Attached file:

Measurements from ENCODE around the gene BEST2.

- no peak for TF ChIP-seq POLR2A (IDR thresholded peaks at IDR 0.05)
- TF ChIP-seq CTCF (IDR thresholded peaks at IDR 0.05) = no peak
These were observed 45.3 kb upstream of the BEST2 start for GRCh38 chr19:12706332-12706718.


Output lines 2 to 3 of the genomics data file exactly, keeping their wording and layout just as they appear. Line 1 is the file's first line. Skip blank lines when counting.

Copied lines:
- no peak for TF ChIP-seq POLR2A (IDR thresholded peaks at IDR 0.05)
- TF ChIP-seq CTCF (IDR thresholded peaks at IDR 0.05) = no peak